This for example should be provided with the warrant, so the person can see what needs to happen before the warrant is not operative.

 

Criminal Procedure Rules 2013 Part 52.8

(5)The warrant no longer has effect if—

(a) there is paid to the person executing it the sum for which it was issued and any extra sum

payable in connection with its execution;

(b)those sums are offered to, but refused by, that person; or

©that person—

(i)is shown a receipt given under rule 52.3 for the sum for which the warrant was

issued, and

(ii) is paid any extra sum payable in connection with its execution.

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I have not seen a recent warrant posted, but surely it would be good practice for HMCS enforcement managers to supply a copy of the relevant legislation with the warrant, that the bailiff can provide to the person owing the fine and any enforcement costs.

 

This for example should be provided with the warrant, so the person can see what needs to happen before the warrant is not operative.

 

Criminal Procedure Rules 2013 Part 52.8

 

(5)The warrant no longer has effect if—

 

(a) there is paid to the person executing it the sum for which it was issued and any extra sum

payable in connection with its execution;

(b)those sums are offered to, but refused by, that person; or

©that person—

(i)is shown a receipt given under rule 52.3 for the sum for which the warrant was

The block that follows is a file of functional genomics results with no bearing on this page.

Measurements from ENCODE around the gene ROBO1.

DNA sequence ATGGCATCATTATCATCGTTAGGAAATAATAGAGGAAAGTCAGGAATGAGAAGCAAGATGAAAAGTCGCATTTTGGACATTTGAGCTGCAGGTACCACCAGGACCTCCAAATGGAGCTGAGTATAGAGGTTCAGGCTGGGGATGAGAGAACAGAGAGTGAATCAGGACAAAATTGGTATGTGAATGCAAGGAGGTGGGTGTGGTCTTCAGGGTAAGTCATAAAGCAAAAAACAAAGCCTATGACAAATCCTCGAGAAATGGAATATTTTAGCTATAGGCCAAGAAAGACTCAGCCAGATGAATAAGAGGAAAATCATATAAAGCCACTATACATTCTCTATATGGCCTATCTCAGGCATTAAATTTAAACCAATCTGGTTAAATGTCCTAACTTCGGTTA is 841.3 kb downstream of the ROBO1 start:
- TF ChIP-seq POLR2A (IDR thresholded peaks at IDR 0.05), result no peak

issued, and

(ii) is paid any extra sum payable in connection with its execution.

 

.

 

 

Unclebulgaria.

 

You are absolutely right.

 

I believe that the position will be put right on 6th April when Distress Warrants will come under Schedule 12 of TCE and accordingly, will attract the same fees as other popular 'government' debts such as Liability Orders for unpaid council tax and warrants for unpaid parking charge notices.

 

Instead of Collectica etc being able to charge £85 at 'pre-enforcement' stage they will be able to charge a lesser fee of £75. However, instead of being able to charge £215 at 'enforcement stage' the fee will increase to £235.

 

However, I have many copies of Further Steps Notices where they CLEARLY state that if the amount in default is not paid to the court that a Distress Warrant may be issued and passed to bailiffs to enforce and that this will incur fees up to £300.

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Or written on the further steps notice perhaps

 

 

josephbloggs

 

The copies of Further Steps Notices that I have do in fact make it clear that if the amount in default is not paid to the court within the time specified in the FSN that a Distress Warrant may be issued and passed to bailiffs to enforce and that fees of up to £300 would also become payable.

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The JBW v Ministry of Justice Court of Appeal Judgment is a significantly important 'landmark' ruling and its importance cannot be underestimated.

 

Earlier this evening I had a series of email exchanges with a close friend (and neighbour) who is a retired Judge and it was explained to me that particular attention should be given to paragraphs 11 through to 21 and in particular; paragraphs 19, 20 and 21.

 

I was also reminded of the importance of paragraph 56 which is the comment from the MASTER OF THE ROLLS (who at that time was believed to be Lord Neuberger) and where he stated as follows:

 

"I have read the excellent judgment of Elias LJ in draft. He has fully set out the facts and issues, and his reasons for dismissing this appeal. I agree with those reasons".

 

The Master of the Rolls is the Head of Civil Justice, and the second most senior judicial post in England and Wales, after the Lord Chief Justice.

 

 

 

http://www.bailii.org/ew/cases/EWCA/Civ/2012/8.html

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Lastly,